Monday, July 13, 2020
Chronicle of Higher Education op-ed: This Will Be One of the Worst Months in the History of Higher Education, by Robert Kelchen (Seton Hall):
Layoffs, declarations of financial exigency, and closures are imminent. Here’s who’s most at risk.
Summer is usually a period of relative calm for most of American higher education, but this one is different. Faculty members are increasingly indignant about the prospect of being forced back on campus in the fall; administrators are quietly scrambling behind the scenes to do contingency planning. These disruptions are just the beginning. Whether colleges are willing to admit it or not, chaos will be greeting many of them in the coming weeks, and wishful thinking will not be enough to avoid it. ...
Colleges primarily rely on four revenue sources to balance their budgets: tuition, state funding, auxiliary sources such as housing and dining, and endowment and donations. Each of these sources will be affected by a primarily online fall. Colleges that get a large share of their revenue from room and board are at highest risk of facing a budget calamity that could lead to closure. ...
My plea to college presidents and boards is to announce the inevitable decision to hold most of the fall semester online immediately rather than trying to wait out competitors. This is the right thing to do for everyone in higher education.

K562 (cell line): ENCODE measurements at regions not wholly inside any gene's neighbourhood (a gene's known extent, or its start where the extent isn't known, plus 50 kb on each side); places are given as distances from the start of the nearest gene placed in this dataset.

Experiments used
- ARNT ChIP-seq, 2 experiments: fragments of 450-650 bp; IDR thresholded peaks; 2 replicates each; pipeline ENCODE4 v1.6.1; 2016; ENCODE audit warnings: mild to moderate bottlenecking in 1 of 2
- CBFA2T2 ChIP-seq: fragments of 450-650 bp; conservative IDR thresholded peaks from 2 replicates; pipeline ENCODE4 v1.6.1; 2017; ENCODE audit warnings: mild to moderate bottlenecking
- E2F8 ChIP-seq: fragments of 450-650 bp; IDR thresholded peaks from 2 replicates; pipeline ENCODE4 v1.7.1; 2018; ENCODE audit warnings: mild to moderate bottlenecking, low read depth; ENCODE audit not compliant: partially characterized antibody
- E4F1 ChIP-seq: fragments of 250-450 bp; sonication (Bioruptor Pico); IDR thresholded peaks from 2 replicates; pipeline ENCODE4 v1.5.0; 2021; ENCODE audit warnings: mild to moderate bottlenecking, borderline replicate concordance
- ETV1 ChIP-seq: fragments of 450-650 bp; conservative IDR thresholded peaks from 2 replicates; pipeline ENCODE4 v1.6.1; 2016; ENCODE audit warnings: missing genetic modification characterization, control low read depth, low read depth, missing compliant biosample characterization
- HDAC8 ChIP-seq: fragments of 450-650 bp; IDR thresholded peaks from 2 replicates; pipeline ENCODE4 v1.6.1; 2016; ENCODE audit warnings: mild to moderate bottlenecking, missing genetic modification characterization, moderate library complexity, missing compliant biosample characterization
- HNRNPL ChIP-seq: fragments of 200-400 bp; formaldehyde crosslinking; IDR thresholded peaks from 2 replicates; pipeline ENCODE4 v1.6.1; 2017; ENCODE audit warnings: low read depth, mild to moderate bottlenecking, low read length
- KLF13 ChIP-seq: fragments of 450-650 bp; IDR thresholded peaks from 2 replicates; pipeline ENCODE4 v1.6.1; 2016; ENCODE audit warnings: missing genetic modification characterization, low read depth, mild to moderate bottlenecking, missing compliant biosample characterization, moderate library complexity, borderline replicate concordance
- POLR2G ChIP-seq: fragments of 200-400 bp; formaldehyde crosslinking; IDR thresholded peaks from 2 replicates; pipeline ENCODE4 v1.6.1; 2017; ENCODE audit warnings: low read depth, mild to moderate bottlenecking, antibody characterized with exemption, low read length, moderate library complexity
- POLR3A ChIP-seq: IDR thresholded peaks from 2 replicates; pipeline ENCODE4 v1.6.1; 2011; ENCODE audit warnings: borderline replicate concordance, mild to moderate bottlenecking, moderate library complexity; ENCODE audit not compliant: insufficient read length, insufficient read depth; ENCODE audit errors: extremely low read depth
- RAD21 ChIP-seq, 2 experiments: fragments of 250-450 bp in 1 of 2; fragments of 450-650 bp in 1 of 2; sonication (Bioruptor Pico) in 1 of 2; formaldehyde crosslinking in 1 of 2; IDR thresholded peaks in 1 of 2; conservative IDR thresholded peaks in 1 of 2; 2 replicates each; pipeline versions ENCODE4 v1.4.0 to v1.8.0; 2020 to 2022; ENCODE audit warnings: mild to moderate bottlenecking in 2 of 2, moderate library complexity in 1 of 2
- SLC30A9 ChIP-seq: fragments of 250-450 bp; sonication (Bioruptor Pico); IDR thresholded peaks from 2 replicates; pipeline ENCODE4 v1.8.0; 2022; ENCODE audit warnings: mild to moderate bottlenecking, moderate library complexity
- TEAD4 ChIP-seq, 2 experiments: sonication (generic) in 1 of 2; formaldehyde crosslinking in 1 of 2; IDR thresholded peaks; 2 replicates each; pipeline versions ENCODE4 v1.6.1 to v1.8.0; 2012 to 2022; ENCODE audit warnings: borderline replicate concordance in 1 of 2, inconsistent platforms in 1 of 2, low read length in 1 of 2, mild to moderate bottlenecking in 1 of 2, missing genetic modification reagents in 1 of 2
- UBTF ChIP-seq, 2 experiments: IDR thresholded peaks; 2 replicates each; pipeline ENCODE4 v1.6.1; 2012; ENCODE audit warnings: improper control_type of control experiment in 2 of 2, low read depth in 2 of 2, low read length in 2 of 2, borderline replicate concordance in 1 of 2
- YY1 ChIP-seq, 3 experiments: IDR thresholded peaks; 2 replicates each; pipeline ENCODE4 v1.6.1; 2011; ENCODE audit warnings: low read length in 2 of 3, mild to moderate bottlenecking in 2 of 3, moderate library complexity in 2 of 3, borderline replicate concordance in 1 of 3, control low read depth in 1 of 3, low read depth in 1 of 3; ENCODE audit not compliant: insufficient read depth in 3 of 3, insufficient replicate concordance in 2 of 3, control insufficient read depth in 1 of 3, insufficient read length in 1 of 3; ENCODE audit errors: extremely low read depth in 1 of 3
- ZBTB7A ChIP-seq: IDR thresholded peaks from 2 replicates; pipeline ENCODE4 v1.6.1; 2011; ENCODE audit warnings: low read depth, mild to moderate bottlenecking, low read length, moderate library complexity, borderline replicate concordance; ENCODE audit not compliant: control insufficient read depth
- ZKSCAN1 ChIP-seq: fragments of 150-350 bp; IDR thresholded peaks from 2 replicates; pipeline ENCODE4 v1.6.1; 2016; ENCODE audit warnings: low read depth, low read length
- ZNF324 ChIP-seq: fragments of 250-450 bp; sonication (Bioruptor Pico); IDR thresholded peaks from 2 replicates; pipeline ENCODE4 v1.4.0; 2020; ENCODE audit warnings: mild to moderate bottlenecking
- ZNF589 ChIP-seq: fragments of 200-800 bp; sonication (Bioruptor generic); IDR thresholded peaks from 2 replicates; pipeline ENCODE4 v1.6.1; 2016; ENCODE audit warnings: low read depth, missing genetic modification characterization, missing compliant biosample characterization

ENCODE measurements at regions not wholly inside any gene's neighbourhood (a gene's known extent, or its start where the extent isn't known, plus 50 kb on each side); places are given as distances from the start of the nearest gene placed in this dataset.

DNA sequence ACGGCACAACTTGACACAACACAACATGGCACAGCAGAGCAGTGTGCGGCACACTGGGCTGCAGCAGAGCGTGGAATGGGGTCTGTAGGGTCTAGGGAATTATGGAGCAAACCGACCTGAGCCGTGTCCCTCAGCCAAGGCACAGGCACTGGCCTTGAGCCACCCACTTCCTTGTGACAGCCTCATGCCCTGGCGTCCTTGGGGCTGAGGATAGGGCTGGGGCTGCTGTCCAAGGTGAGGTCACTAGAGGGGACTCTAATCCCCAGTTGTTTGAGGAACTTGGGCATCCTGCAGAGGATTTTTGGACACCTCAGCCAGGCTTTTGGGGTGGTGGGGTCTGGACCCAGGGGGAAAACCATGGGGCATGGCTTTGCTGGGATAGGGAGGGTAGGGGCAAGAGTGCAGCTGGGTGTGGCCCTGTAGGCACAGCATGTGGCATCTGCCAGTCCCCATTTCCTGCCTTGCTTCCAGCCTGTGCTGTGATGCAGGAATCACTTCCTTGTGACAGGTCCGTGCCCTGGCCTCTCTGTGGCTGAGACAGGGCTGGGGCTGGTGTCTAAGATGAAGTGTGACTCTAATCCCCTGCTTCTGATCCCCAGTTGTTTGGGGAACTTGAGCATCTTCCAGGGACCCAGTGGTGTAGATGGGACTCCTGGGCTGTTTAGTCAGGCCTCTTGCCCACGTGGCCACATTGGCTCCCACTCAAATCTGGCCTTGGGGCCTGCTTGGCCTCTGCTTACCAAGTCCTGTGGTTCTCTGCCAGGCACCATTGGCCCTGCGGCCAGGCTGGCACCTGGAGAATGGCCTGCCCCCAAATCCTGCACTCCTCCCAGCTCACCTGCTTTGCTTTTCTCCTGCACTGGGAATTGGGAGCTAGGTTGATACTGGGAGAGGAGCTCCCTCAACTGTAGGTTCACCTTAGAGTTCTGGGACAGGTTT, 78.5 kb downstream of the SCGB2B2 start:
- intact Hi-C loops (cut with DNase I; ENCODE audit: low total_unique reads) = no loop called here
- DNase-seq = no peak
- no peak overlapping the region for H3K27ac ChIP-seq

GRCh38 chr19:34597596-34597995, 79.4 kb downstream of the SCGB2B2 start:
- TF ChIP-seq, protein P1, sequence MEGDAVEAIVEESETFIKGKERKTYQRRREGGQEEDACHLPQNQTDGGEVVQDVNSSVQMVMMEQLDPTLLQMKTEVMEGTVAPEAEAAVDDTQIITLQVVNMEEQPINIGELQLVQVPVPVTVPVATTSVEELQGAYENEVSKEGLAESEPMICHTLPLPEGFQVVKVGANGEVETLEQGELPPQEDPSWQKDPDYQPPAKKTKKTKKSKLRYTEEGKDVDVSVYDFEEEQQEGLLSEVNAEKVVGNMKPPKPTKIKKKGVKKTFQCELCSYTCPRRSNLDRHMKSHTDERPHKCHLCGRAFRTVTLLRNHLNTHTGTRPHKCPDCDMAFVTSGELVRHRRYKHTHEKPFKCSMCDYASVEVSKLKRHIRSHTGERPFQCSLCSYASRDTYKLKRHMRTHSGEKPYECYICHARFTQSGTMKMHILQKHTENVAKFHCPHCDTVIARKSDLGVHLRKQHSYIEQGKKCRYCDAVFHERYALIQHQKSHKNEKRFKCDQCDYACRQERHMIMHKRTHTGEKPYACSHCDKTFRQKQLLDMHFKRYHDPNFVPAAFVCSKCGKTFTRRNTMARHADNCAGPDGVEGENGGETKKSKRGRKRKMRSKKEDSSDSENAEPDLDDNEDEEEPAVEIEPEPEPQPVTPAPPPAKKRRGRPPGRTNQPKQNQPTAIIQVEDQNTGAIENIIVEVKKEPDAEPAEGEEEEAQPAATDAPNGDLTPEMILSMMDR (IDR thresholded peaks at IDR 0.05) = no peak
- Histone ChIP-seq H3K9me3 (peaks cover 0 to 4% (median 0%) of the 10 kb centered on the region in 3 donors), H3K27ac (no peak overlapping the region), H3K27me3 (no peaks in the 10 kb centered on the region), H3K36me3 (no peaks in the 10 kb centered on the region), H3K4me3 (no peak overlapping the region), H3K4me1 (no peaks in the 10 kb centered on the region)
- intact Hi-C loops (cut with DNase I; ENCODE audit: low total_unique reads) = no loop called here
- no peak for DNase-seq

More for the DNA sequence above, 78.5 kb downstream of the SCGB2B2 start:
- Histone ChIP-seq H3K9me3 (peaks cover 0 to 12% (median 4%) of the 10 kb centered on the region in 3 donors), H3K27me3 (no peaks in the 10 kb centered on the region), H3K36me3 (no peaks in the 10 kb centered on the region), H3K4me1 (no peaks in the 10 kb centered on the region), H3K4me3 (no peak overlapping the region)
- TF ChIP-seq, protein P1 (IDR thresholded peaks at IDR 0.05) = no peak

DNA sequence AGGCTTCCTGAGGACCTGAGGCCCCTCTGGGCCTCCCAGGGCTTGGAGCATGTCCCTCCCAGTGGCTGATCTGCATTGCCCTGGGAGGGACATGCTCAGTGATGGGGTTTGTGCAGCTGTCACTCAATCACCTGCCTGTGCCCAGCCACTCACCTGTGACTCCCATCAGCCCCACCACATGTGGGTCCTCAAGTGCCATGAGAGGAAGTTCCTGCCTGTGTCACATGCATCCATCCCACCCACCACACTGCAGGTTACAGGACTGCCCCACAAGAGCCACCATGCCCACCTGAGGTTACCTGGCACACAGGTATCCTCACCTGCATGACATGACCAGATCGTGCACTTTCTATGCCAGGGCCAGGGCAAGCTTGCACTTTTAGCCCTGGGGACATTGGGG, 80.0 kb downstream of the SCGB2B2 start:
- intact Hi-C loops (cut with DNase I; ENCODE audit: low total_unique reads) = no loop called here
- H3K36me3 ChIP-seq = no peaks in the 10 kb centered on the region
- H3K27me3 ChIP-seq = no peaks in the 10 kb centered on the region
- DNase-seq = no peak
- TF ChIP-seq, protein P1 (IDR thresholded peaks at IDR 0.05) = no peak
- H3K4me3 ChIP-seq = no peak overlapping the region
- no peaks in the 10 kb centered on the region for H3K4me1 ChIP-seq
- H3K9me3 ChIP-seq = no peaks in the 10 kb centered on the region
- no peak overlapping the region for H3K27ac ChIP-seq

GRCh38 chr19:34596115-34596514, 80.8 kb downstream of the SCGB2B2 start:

Students can get a higher-quality education if faculty members have more time to prepare classes. Colleges can devote resources to improving online education and making sure that all remaining in-person classes are as safe as possible. Local communities may see fewer out-of-town students who could spread the virus and tax local health-care systems. Finally, governments and public-health agencies can focus their efforts on safely reopening child-care centers and elementary schools that are essential to an economic recovery and cannot be easily replicated online.
College leaders have difficult decisions to make over the coming weeks as they try to navigate uncharted waters. To best protect their institutions and broader communities, it is time to batten down the hatches and prepare for the storm instead of hoping that it miraculously blows over.